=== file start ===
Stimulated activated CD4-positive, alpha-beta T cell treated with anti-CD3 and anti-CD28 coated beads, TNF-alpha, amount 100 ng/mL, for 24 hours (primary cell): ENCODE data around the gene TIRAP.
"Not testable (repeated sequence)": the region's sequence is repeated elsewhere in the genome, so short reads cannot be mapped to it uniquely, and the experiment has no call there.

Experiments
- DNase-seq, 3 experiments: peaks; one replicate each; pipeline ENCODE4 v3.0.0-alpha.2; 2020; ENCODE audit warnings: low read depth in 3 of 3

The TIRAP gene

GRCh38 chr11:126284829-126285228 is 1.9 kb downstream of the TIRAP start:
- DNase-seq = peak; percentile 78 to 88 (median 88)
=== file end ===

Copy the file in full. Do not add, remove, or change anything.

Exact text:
Stimulated activated CD4-positive, alpha-beta T cell treated with anti-CD3 and anti-CD28 coated beads, TNF-alpha, amount 100 ng/mL, for 24 hours (primary cell): ENCODE data around the gene TIRAP.
"Not testable (repeated sequence)": the region's sequence is repeated elsewhere in the genome, so short reads cannot be mapped to it uniquely, and the experiment has no call there.

Experiments
- DNase-seq, 3 experiments: peaks; one replicate each; pipeline ENCODE4 v3.0.0-alpha.2; 2020; ENCODE audit warnings: low read depth in 3 of 3

The TIRAP gene

GRCh38 chr11:126284829-126285228 is 1.9 kb downstream of the TIRAP start:
- DNase-seq = peak; percentile 78 to 88 (median 88)